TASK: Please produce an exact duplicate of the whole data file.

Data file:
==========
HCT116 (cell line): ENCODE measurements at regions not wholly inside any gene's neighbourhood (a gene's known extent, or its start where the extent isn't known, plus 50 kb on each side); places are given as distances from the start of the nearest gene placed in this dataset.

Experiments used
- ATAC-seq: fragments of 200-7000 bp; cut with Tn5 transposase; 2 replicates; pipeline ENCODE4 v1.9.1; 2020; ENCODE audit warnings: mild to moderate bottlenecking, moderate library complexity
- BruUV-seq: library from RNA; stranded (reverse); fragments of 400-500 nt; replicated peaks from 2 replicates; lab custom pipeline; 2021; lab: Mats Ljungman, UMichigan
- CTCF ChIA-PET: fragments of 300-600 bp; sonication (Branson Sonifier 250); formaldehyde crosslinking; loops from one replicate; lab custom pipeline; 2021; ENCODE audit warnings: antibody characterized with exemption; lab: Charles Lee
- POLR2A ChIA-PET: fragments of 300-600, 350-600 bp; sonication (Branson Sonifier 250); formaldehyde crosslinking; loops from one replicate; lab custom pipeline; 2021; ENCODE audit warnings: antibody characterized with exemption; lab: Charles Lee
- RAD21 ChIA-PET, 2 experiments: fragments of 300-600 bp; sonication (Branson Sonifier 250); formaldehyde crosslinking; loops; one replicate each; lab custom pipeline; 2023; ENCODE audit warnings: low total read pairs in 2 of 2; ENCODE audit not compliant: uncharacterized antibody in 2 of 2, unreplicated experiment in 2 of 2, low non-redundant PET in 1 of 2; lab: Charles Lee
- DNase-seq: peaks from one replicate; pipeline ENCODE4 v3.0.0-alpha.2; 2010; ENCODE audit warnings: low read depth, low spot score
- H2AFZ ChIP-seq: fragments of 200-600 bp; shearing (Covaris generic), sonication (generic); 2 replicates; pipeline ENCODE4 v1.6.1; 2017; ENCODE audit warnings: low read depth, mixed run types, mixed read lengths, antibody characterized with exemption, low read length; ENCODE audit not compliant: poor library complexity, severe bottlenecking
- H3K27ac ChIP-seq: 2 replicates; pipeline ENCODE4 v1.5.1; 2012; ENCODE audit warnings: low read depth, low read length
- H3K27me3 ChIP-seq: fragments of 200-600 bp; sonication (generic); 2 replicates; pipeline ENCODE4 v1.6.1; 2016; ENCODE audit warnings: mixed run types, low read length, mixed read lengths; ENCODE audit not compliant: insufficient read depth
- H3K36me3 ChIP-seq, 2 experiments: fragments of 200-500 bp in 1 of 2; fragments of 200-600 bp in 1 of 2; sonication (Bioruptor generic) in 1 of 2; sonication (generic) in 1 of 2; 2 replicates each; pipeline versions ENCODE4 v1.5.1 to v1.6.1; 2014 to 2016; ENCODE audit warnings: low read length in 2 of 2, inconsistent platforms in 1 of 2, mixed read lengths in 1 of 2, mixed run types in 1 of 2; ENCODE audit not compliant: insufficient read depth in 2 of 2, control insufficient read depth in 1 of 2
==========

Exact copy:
HCT116 (cell line): ENCODE measurements at regions not wholly inside any gene's neighbourhood (a gene's known extent, or its start where the extent isn't known, plus 50 kb on each side); places are given as distances from the start of the nearest gene placed in this dataset.

Experiments used
- ATAC-seq: fragments of 200-7000 bp; cut with Tn5 transposase; 2 replicates; pipeline ENCODE4 v1.9.1; 2020; ENCODE audit warnings: mild to moderate bottlenecking, moderate library complexity
- BruUV-seq: library from RNA; stranded (reverse); fragments of 400-500 nt; replicated peaks from 2 replicates; lab custom pipeline; 2021; lab: Mats Ljungman, UMichigan
- CTCF ChIA-PET: fragments of 300-600 bp; sonication (Branson Sonifier 250); formaldehyde crosslinking; loops from one replicate; lab custom pipeline; 2021; ENCODE audit warnings: antibody characterized with exemption; lab: Charles Lee
- POLR2A ChIA-PET: fragments of 300-600, 350-600 bp; sonication (Branson Sonifier 250); formaldehyde crosslinking; loops from one replicate; lab custom pipeline; 2021; ENCODE audit warnings: antibody characterized with exemption; lab: Charles Lee
- RAD21 ChIA-PET, 2 experiments: fragments of 300-600 bp; sonication (Branson Sonifier 250); formaldehyde crosslinking; loops; one replicate each; lab custom pipeline; 2023; ENCODE audit warnings: low total read pairs in 2 of 2; ENCODE audit not compliant: uncharacterized antibody in 2 of 2, unreplicated experiment in 2 of 2, low non-redundant PET in 1 of 2; lab: Charles Lee
- DNase-seq: peaks from one replicate; pipeline ENCODE4 v3.0.0-alpha.2; 2010; ENCODE audit warnings: low read depth, low spot score
- H2AFZ ChIP-seq: fragments of 200-600 bp; shearing (Covaris generic), sonication (generic); 2 replicates; pipeline ENCODE4 v1.6.1; 2017; ENCODE audit warnings: low read depth, mixed run types, mixed read lengths, antibody characterized with exemption, low read length; ENCODE audit not compliant: poor library complexity, severe bottlenecking
- H3K27ac ChIP-seq: 2 replicates; pipeline ENCODE4 v1.5.1; 2012; ENCODE audit warnings: low read depth, low read length
- H3K27me3 ChIP-seq: fragments of 200-600 bp; sonication (generic); 2 replicates; pipeline ENCODE4 v1.6.1; 2016; ENCODE audit warnings: mixed run types, low read length, mixed read lengths; ENCODE audit not compliant: insufficient read depth
- H3K36me3 ChIP-seq, 2 experiments: fragments of 200-500 bp in 1 of 2; fragments of 200-600 bp in 1 of 2; sonication (Bioruptor generic) in 1 of 2; sonication (generic) in 1 of 2; 2 replicates each; pipeline versions ENCODE4 v1.5.1 to v1.6.1; 2014 to 2016; ENCODE audit warnings: low read length in 2 of 2, inconsistent platforms in 1 of 2, mixed read lengths in 1 of 2, mixed run types in 1 of 2; ENCODE audit not compliant: insufficient read depth in 2 of 2, control insufficient read depth in 1 of 2